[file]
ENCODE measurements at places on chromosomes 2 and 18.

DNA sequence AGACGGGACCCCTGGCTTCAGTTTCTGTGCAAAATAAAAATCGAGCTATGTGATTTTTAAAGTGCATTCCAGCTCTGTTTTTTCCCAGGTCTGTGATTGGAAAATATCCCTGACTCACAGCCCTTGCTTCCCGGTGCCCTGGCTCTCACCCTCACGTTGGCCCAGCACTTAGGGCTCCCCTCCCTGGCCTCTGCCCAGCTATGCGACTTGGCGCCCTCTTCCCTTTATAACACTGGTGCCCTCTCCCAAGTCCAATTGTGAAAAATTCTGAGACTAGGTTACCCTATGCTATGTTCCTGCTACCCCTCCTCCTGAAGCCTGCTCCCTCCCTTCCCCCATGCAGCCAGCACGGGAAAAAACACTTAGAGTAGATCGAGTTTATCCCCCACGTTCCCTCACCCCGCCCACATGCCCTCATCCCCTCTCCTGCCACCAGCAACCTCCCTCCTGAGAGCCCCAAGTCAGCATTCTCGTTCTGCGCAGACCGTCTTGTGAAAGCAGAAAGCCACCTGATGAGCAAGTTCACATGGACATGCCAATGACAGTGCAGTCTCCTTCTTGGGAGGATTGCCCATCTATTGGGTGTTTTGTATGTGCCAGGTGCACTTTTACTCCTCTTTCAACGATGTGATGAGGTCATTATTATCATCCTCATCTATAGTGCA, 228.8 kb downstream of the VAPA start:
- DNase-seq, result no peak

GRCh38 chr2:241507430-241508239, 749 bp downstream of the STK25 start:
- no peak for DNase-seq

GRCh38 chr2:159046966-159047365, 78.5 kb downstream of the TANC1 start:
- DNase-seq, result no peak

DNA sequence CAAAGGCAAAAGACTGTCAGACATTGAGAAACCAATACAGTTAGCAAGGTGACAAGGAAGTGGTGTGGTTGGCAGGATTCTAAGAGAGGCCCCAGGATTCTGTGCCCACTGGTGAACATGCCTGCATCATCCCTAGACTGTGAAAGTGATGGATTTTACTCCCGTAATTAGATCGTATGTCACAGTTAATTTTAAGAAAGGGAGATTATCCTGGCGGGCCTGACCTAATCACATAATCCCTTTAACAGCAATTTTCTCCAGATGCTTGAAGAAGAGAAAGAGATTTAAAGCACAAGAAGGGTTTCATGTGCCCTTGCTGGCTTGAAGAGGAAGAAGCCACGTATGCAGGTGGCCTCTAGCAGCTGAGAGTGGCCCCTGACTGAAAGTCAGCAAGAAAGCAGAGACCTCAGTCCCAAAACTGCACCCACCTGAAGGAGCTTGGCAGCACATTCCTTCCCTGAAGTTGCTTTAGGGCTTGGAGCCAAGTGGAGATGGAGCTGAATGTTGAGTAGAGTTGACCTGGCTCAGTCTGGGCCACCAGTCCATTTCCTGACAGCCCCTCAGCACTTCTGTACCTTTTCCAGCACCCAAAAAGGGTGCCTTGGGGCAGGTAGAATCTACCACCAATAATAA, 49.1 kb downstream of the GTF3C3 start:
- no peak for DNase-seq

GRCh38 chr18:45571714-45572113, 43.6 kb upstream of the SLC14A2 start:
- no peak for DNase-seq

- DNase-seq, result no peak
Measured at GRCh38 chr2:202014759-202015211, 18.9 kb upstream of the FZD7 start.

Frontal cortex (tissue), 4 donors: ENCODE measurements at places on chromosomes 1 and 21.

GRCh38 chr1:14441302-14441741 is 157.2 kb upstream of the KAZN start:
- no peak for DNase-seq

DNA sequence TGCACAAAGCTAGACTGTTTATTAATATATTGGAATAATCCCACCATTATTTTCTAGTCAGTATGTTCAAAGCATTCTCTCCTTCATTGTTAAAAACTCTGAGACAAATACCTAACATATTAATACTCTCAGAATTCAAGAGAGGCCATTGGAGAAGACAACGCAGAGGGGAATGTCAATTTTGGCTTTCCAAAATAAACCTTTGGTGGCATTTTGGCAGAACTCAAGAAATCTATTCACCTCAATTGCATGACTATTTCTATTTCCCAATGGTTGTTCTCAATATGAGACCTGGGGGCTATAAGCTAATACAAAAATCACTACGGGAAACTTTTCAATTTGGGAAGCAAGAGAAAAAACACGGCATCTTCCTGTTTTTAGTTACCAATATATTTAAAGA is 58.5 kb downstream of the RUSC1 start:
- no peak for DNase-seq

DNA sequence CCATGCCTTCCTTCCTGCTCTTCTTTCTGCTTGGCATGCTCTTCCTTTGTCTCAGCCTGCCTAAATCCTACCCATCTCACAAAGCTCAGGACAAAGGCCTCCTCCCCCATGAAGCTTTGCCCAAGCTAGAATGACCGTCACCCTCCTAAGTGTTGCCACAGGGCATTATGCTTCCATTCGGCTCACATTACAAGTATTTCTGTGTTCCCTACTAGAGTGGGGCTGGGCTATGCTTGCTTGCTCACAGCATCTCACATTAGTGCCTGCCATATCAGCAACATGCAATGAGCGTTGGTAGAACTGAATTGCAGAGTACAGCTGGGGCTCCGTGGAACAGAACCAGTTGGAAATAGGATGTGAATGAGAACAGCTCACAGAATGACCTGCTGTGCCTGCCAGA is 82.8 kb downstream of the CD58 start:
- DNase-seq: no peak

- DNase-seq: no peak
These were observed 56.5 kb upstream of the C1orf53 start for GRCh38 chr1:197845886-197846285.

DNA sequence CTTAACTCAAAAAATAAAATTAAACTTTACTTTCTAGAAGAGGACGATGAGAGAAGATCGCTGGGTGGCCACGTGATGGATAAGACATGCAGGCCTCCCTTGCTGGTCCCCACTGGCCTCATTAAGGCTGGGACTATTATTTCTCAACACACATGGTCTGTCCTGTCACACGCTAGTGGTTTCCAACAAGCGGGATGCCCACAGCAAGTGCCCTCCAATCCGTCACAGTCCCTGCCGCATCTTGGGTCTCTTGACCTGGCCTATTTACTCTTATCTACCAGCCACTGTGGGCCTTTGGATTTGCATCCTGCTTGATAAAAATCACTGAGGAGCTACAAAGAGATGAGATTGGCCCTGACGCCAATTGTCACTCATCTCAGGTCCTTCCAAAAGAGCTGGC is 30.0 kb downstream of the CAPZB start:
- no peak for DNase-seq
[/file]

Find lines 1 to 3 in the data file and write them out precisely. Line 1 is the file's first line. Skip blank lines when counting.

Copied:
ENCODE measurements at places on chromosomes 2 and 18.

DNA sequence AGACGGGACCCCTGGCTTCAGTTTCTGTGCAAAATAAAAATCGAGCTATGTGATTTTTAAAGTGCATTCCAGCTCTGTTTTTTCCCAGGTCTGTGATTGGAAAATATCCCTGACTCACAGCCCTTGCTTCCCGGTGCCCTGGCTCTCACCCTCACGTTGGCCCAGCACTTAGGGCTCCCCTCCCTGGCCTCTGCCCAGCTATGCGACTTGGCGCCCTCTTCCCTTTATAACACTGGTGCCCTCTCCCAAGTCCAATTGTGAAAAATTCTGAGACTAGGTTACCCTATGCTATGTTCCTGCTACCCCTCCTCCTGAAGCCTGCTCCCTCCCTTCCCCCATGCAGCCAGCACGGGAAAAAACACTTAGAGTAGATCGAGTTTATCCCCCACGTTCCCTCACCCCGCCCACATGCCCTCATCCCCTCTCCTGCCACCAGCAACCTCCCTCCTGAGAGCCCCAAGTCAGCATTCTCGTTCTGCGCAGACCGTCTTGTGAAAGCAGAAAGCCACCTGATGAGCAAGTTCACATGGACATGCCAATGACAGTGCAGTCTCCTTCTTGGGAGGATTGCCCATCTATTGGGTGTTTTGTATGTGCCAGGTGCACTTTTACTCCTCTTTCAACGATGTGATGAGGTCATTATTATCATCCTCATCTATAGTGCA, 228.8 kb downstream of the VAPA start:
- DNase-seq, result no peak